The prediction of rare and extreme events in complicated real-world systems is a mathematical challenge for which the stakes are extremely high. Analysing seismological data to predict large earthquakes or meteorological data to predict hurricanes is of vital importance to preserving human life and taking measures to protect infrastructure. Predicting extreme events in complex systems of interacting agents, such as damaging crashes in financial markets or the extinction a certain species in an ecosystem, is an equally important goal and potentially an even more difficult one.
A common method of prediction, applied to a wide variety of such problems, is to model the system of interest with an agent-based model (ABM) or a cellular automaton (CA). The model can be calibrated with data observed from the real system and run multiple times to produce a range of possible outcomes. The probability of a given real-world event can then be inferred from the proportion of runs of the model in which it is observed. This variability of outcomes in such models may arise from in-built stochasticity or from the use of an ensemble forecast, in which differing initial conditions are applied to each run, reflecting uncertainty about the true state of the world (Smith, 2001).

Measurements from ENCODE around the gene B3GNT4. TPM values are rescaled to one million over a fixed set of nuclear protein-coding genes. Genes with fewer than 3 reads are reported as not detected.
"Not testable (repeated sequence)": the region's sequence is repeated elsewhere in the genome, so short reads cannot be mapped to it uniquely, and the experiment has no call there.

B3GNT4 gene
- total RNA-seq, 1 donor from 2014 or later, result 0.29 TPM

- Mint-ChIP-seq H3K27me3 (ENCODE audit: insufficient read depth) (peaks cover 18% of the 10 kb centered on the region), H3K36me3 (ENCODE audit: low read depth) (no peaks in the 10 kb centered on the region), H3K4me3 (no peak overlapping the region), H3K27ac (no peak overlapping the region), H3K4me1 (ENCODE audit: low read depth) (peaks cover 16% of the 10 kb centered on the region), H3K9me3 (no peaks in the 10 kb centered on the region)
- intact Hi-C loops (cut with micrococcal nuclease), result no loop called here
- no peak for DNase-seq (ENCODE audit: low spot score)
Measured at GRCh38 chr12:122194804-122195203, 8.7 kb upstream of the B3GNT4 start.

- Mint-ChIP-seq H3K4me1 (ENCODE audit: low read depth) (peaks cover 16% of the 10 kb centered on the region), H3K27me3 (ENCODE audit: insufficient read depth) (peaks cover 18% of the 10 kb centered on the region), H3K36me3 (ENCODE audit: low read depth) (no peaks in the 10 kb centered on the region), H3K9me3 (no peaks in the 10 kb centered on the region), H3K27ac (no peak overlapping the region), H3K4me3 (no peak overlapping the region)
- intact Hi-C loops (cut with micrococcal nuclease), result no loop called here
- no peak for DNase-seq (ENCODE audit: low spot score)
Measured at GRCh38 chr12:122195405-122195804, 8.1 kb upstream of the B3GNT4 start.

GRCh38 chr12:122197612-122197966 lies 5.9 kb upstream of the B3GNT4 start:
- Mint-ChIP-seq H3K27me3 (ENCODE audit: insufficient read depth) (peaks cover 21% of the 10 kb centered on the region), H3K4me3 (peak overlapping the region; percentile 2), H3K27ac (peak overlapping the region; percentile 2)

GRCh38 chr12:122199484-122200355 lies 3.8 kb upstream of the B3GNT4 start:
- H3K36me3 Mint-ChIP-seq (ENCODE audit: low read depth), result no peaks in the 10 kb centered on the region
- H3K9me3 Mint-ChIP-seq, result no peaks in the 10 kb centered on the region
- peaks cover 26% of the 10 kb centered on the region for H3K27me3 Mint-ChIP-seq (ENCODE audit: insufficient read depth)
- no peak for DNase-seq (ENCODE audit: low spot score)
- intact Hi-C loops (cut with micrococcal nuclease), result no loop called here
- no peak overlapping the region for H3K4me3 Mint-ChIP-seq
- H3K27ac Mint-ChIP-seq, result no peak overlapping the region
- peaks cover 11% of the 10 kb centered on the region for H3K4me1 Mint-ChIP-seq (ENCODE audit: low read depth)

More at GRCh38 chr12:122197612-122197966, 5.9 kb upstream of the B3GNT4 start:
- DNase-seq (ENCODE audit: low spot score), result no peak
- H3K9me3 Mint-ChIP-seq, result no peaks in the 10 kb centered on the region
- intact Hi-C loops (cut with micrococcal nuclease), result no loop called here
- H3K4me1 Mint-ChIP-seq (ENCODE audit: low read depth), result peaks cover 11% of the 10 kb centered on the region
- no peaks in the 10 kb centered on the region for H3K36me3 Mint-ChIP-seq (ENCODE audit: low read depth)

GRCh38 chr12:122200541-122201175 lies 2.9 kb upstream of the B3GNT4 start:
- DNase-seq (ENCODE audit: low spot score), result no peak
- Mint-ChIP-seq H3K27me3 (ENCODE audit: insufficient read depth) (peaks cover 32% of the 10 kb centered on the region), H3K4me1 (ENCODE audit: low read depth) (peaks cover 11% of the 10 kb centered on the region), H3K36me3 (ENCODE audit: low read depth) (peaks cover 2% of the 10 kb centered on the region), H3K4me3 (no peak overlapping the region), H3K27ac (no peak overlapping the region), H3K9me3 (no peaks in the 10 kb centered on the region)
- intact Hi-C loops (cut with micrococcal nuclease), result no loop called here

However, comparatively little attention has been paid ...